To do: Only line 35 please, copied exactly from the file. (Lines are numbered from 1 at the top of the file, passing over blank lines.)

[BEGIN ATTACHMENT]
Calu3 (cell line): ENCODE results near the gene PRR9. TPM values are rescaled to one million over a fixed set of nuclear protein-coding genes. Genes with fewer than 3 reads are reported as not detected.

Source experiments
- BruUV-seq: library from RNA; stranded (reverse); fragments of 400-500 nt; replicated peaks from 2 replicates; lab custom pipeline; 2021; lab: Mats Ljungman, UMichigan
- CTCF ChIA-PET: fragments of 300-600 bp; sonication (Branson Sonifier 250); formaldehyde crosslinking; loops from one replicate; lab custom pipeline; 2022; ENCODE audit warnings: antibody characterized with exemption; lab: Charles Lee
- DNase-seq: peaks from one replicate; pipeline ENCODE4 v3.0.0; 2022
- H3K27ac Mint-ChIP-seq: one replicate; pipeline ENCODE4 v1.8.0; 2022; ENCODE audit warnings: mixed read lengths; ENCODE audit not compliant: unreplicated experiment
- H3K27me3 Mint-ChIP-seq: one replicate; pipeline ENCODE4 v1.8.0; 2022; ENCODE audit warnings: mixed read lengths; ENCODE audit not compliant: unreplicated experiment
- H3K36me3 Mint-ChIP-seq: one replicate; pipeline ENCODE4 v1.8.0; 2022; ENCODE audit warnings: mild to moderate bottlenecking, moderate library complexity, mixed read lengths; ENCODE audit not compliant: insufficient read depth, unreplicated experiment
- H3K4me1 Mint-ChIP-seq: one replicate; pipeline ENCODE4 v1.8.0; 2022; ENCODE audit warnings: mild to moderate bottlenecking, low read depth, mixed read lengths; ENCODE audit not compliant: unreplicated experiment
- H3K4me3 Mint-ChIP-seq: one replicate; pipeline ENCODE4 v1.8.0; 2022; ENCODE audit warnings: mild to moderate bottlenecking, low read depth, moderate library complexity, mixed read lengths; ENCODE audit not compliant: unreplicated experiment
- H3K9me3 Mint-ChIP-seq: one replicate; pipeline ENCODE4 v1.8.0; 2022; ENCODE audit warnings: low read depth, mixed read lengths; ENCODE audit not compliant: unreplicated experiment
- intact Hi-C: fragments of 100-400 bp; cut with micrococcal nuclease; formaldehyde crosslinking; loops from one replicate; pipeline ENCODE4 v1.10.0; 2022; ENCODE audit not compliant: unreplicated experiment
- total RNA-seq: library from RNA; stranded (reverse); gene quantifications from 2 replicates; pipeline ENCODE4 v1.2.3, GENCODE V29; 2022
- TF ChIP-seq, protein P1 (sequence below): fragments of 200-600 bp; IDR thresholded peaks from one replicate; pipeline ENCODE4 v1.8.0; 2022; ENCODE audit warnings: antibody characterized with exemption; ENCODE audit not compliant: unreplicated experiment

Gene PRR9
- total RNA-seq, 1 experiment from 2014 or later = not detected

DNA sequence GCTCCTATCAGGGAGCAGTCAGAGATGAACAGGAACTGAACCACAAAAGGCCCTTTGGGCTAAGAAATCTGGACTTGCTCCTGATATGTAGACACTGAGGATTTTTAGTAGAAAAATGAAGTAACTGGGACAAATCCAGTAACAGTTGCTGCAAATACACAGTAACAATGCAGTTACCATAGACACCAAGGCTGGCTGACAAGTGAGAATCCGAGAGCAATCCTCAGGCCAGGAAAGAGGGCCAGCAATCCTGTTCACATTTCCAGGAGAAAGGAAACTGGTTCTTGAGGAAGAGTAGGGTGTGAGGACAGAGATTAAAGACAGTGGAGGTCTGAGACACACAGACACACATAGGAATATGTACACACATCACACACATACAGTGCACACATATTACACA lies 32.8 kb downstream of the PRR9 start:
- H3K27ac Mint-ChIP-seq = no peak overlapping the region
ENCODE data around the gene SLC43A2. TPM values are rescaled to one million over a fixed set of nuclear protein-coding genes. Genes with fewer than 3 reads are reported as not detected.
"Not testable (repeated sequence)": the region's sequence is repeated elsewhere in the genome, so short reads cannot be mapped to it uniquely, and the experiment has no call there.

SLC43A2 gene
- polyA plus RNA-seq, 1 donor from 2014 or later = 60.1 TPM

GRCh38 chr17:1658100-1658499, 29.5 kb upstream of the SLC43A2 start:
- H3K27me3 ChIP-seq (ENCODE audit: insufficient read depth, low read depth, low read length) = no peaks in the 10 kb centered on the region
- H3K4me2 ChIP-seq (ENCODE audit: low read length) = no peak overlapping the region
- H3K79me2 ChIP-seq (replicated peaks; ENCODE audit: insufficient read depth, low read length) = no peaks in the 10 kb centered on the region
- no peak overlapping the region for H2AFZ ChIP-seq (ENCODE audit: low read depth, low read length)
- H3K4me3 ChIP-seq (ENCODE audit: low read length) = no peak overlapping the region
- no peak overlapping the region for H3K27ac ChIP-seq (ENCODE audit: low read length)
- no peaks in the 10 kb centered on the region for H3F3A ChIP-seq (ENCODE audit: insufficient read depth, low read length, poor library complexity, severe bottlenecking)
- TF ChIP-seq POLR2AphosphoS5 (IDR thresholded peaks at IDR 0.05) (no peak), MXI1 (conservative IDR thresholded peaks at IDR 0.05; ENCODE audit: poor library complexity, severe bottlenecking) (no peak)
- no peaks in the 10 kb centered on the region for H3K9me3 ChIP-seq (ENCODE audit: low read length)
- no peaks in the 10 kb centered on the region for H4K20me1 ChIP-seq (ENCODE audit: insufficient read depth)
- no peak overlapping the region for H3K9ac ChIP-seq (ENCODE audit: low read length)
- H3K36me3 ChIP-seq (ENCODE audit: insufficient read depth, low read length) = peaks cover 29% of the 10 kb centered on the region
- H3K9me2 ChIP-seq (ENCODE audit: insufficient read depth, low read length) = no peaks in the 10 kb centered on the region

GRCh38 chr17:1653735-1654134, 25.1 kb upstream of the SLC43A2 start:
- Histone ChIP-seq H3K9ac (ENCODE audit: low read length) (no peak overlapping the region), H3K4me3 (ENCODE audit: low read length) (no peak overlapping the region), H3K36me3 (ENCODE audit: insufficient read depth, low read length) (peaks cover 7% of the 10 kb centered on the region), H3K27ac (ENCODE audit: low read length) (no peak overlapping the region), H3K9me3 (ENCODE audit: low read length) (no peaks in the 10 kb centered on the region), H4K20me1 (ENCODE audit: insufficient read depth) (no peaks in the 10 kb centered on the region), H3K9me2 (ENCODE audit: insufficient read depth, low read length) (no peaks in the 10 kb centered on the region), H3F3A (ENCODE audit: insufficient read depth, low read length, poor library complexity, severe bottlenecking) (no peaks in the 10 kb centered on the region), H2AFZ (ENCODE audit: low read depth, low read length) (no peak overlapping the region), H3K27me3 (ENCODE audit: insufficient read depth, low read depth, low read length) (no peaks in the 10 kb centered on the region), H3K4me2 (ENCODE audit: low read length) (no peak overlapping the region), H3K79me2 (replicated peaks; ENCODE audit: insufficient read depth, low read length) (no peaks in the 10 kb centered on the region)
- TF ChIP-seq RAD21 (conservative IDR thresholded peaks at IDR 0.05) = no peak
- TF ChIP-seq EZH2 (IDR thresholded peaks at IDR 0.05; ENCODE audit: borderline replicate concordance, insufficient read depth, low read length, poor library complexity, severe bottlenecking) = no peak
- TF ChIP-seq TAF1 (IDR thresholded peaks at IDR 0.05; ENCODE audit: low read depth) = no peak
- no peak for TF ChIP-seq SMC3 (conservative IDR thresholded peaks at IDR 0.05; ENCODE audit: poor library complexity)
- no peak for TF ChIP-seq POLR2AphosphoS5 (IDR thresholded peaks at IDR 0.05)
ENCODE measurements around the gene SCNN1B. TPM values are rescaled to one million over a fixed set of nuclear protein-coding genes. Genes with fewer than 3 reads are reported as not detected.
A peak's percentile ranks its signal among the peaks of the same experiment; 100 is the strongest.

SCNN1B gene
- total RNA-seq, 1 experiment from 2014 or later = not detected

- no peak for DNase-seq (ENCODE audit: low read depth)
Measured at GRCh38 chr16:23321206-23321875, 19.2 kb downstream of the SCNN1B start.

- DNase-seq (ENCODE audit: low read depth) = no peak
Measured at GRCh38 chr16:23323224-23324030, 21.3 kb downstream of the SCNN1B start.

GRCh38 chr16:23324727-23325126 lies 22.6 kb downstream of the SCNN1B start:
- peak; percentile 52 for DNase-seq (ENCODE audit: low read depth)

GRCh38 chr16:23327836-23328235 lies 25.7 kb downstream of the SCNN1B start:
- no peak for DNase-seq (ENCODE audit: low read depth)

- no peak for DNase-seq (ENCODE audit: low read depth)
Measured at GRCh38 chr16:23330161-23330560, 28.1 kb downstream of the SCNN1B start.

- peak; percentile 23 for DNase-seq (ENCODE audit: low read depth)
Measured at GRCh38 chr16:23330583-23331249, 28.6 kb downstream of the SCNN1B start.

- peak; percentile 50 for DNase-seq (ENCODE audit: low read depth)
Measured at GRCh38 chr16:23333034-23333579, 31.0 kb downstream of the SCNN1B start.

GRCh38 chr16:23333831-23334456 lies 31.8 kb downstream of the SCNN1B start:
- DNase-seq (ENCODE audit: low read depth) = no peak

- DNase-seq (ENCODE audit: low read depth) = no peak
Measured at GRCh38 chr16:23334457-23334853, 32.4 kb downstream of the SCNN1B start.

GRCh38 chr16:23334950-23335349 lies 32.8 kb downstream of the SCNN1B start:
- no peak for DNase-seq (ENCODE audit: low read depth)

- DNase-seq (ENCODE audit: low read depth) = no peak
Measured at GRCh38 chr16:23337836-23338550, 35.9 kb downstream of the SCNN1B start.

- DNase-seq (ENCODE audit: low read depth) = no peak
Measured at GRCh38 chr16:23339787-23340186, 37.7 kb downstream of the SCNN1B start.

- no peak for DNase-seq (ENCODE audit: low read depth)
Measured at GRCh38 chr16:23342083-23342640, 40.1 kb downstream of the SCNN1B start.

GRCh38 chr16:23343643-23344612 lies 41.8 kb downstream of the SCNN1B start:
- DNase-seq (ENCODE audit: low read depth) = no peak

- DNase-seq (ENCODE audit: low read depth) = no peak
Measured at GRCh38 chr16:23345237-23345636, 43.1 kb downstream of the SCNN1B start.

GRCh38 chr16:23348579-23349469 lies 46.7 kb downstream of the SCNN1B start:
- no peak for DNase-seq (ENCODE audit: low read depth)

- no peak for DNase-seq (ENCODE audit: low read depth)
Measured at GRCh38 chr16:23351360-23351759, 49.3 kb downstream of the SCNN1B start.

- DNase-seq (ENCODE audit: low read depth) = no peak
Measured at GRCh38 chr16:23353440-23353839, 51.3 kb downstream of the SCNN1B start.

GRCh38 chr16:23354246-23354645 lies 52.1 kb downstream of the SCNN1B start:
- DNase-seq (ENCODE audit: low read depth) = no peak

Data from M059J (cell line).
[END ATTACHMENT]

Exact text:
- H3K36me3 ChIP-seq (ENCODE audit: insufficient read depth, low read length) = peaks cover 29% of the 10 kb centered on the region